Data availability
All materials and sources are properly disclosed, and proper references are inserted.
Code availability
Not applicable.
Abbreviations
 X(t):

Covered area by algae biofouling (–)
 A _{c}/A _{t} :

Final covered area ratio parameter (–)
 r :

Intrinsic growth rate parameter (day^{−}^{1})
 t _{p} :

Growth inflection point parameter (day)
 n :

Avrami’s exponent for time variation (–)
 R _{%} :

R Factor index (%)
 exp_{1}, …, exp_{3} :

The experimental measures of the 3 samples respectively (–)
 exp_{m} :

The average experimental value (–)
 exp_{m,i} :

The average experimental value for the ith time (–)
 m _{tot} :

The total slope of the average experimental data (–)
 m _{ i } :

The ith slope of the average experimental data (–)
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Funding
Open access funding provided by Università Politecnica delle Marche within the CRUICARE Agreement. This research has received funding from the Università Politecnica delle Marche under the grant agreement “Ph.D. Program in Civil, Environmental and Building Engineering and Architecture”, financing the author Benedetta Gregorini (resolution of the Rectoral Decree n. 1034 – 18/10/2017).
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Appendices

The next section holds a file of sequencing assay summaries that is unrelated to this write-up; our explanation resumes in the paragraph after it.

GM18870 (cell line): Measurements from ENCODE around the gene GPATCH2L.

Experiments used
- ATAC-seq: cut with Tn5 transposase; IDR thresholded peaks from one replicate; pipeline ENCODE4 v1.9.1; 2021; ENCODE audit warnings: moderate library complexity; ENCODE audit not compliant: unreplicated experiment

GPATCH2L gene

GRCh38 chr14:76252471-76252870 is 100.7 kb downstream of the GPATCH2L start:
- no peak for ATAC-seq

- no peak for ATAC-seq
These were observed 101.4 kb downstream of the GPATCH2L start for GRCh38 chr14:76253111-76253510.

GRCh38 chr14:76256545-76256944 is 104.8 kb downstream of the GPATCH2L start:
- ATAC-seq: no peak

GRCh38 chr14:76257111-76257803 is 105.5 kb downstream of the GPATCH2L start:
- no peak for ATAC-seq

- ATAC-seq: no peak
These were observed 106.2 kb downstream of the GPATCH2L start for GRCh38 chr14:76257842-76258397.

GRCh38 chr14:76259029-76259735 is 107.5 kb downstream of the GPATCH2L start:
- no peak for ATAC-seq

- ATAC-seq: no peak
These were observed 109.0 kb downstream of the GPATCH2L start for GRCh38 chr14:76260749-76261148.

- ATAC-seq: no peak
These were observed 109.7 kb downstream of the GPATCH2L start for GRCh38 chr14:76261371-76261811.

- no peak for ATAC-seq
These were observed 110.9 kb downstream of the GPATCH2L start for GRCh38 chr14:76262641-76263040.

Appendix 1
Figure 12 reports all the logistic curves determined and applied to the literature experimental data and compared to the Avrami’s curve for fired bricks materials [13,14,15]. Materials are listed according to Table 1
Figure 13 shows the logistic curve determined and applied to the stony experimental data compared to the respective Avrami’s curve [16]. Materials are listed according to Table 1.
Appendix 2
Figure 14 shows all the scatter plot and the determined trend for all the R^{2} ≤ 0.50 for the brick surfaces, indicating also their respective R^{2}.
Points indicate the determined values, lines indicate the fitting results, respectively blue for Avrami’s model and red for the logistic.
Figure 15 shows all the scatter plot and the determined trend for all the R^{2} ≤ 0.50 for the stony materials, indicating also their respective R^{2}.
Appendix 3
The Avrami’s model we refer to is based on nucleation and the subsequent growth of nuclei [17], this means that given a material in phase A (uncolonized material), the nucleation corresponds to the formation of nuclei of phase B (colonized material), while the growth corresponds to the increase in the size of these nuclei after their first appearance. A simple equation can summarize this process, as reported in Eq. 8 [14, 16].
where X(t) (–) is the percentage of covered surface area by algae, t_{1} (day) is the latency time, K (–) is a constant depending on the material, n can be assumed equal to 4 [14], A_{c} is the covered area by algae at the end of the accelerated growth test, and A_{t} is the total area of the sample.
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Quagliarini, E., Gregorini, B. & D’Orazio, M. Modelling microalgae biofouling on porous buildings materials: a novel approach. Mater Struct 55, 158 (2022). https://doi.org/10.1617/s1152702201993x
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DOI: https://doi.org/10.1617/s1152702201993x